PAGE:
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Principal Targets

Reacting to a recent attack on a Jewish administrator, state Sen. Richard Alarcon requests a study on how school districts resolve conflicts that develop as a result of ethnic tensions

by Wendy J. Madnick

March 18, 1999 | 7:00 pm

August's North Valley Jewish Community Center shooting is still on the minds of parents and educators.

That was the feeling one got attending a recent panel on violence in schools, held at Westwood Charter Elementary School, where members of the community gathered to air their concerns in the aftermath of recent tragedies such as the JCC incident and Columbine. The discussion was sponsored by Jewish Federation of Greater Los Angeles, through its Metropolitan and Western Regions' Jewish Community Relations Committee.

Panel speakers at the town meeting included Genethia Hayes, president of the LAUSD Board; Marleen Wong, LAUSD's director of mental health; and Gwenn Perez, assistant chief of LAUSD police.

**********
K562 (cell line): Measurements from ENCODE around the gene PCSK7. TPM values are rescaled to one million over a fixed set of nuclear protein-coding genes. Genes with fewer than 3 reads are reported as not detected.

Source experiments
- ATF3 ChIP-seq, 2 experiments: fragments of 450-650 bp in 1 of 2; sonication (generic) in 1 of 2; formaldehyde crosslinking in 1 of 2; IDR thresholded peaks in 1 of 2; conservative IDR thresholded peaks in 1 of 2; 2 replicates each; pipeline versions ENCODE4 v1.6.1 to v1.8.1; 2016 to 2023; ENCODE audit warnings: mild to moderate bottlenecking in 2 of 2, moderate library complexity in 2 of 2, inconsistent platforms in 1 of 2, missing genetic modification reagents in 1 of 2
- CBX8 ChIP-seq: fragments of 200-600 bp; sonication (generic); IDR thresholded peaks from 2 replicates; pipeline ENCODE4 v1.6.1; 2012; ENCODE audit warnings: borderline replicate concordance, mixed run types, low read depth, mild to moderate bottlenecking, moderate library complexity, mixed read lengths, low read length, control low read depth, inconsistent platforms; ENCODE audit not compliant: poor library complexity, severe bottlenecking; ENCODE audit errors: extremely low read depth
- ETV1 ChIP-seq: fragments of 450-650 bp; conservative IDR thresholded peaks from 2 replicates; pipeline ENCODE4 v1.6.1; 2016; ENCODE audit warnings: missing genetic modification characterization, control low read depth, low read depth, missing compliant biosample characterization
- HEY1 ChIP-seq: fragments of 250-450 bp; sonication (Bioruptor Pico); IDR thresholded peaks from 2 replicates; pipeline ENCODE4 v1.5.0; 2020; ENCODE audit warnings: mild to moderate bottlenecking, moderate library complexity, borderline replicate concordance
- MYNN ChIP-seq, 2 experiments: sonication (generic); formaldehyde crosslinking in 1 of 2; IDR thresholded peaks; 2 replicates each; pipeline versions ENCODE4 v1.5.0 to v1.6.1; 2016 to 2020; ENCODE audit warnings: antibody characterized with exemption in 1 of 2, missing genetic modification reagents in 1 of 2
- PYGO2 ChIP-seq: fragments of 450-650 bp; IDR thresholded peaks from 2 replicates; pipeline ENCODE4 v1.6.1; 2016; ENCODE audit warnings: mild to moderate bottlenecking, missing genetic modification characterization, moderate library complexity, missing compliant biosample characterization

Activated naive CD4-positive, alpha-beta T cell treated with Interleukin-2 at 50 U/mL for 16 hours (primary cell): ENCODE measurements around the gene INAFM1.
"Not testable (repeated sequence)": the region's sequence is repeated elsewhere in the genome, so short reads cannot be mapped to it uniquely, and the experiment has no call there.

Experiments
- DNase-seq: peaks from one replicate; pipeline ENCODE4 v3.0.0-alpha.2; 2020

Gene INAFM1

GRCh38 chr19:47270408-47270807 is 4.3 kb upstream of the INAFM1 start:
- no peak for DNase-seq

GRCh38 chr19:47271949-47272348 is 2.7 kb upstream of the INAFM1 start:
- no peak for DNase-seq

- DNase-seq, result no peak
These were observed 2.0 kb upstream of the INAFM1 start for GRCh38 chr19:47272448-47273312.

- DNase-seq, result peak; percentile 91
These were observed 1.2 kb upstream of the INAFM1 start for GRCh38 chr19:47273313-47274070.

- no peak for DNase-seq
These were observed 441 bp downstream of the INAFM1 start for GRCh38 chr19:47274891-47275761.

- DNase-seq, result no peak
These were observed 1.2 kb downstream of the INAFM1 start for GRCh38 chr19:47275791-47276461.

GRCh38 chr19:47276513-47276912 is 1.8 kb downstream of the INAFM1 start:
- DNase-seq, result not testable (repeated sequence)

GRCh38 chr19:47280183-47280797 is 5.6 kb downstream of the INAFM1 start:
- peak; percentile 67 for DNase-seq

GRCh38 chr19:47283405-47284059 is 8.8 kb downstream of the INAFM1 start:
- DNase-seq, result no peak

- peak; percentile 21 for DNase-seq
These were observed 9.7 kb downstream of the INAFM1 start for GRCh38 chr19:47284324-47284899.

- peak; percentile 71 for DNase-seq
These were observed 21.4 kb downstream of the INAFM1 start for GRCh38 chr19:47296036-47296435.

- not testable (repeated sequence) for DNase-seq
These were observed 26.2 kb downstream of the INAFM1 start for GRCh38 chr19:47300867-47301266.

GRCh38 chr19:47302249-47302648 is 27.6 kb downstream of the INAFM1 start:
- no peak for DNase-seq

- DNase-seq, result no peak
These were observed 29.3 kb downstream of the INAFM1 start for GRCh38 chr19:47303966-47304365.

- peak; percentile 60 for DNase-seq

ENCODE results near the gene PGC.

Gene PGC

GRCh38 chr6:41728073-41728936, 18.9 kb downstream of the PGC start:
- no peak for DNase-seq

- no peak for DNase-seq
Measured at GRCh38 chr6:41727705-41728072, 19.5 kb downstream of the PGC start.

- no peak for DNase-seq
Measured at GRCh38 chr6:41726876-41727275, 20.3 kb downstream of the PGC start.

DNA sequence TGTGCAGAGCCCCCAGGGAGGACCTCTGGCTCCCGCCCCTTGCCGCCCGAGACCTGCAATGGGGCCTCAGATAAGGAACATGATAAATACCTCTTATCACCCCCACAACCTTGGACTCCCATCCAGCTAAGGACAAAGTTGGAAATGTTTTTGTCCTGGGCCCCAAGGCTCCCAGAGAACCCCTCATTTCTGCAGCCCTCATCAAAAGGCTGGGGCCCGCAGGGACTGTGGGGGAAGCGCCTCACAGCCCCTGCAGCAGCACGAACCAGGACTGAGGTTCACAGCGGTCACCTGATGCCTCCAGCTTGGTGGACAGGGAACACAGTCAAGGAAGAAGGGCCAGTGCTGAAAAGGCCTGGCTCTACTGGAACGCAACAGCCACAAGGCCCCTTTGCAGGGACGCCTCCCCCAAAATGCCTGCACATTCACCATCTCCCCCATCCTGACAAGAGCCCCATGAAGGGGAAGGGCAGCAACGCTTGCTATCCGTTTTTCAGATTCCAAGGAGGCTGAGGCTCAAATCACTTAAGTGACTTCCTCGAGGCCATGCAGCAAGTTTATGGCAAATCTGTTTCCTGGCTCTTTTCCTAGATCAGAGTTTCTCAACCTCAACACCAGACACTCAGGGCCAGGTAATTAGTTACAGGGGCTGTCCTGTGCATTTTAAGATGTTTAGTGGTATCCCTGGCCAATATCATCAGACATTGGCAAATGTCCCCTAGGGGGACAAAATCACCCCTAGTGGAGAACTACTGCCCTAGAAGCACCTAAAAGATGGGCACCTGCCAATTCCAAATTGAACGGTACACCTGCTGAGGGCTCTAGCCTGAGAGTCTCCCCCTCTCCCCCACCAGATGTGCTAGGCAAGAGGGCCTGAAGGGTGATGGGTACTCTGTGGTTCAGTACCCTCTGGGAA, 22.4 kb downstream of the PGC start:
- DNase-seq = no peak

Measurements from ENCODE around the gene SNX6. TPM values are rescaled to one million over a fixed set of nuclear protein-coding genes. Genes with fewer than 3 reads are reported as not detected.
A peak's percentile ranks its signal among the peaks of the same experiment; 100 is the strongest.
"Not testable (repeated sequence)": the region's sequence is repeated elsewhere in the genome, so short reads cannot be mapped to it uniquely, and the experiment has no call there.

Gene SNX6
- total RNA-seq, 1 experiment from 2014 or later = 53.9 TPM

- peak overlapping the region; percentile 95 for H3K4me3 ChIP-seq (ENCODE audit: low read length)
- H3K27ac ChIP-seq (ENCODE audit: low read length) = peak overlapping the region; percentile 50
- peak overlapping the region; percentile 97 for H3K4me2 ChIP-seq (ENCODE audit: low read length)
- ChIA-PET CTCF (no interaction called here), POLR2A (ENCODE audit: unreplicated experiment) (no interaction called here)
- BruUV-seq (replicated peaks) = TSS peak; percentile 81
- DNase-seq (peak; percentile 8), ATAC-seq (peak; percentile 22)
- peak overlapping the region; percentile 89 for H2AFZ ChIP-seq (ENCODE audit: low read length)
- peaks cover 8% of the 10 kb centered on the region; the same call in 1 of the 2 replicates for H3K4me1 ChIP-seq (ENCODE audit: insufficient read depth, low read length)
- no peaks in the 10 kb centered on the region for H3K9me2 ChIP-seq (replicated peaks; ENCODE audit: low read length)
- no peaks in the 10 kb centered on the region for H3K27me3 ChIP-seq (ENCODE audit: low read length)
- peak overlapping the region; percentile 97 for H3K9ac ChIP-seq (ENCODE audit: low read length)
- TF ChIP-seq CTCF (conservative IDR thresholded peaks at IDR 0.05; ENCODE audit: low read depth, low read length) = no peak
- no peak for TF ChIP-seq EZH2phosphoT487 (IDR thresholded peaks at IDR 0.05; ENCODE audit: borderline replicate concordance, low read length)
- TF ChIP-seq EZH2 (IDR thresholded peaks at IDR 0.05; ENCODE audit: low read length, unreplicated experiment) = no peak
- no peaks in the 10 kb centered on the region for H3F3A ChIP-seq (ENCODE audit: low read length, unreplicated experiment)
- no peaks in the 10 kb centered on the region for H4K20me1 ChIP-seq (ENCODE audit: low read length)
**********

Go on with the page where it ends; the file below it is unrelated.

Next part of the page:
Perez detailed some preventive measures employed by her police division, such as collaborating with the Anti-Defamation League how to train officers to identify and address hate crimes.

Following Perez's speech, Wong outlined the history and inner workings of her District Crisis Teams, formed in 1984, after a deranged sniper shot at 49th Street School children.

With only 307 police officers assigned to our city's middle and high schools, Hayes stressed that teachers, parents and community alike "all have to partner" in reversing the trend of school violence.

Added Perez, "We must cancel the notion that violence is a socially-transmitted disease."

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